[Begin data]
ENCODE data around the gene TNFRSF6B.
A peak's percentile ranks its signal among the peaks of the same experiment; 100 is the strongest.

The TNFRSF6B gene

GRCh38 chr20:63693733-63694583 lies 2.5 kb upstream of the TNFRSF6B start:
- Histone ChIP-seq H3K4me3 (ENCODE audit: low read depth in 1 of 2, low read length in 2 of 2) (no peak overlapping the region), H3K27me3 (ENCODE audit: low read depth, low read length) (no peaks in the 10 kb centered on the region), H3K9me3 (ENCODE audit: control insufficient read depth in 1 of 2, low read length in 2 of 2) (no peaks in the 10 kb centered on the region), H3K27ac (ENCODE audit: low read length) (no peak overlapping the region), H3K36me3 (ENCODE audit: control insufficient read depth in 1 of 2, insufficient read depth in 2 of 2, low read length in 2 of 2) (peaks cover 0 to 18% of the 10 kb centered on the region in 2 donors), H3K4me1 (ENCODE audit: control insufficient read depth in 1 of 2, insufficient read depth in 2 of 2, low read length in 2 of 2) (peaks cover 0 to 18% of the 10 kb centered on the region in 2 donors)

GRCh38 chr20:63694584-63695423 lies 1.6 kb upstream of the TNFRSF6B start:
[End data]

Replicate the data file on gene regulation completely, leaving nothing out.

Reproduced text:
ENCODE data around the gene TNFRSF6B.
A peak's percentile ranks its signal among the peaks of the same experiment; 100 is the strongest.

The TNFRSF6B gene

GRCh38 chr20:63693733-63694583 lies 2.5 kb upstream of the TNFRSF6B start:
- Histone ChIP-seq H3K4me3 (ENCODE audit: low read depth in 1 of 2, low read length in 2 of 2) (no peak overlapping the region), H3K27me3 (ENCODE audit: low read depth, low read length) (no peaks in the 10 kb centered on the region), H3K9me3 (ENCODE audit: control insufficient read depth in 1 of 2, low read length in 2 of 2) (no peaks in the 10 kb centered on the region), H3K27ac (ENCODE audit: low read length) (no peak overlapping the region), H3K36me3 (ENCODE audit: control insufficient read depth in 1 of 2, insufficient read depth in 2 of 2, low read length in 2 of 2) (peaks cover 0 to 18% of the 10 kb centered on the region in 2 donors), H3K4me1 (ENCODE audit: control insufficient read depth in 1 of 2, insufficient read depth in 2 of 2, low read length in 2 of 2) (peaks cover 0 to 18% of the 10 kb centered on the region in 2 donors)

GRCh38 chr20:63694584-63695423 lies 1.6 kb upstream of the TNFRSF6B start: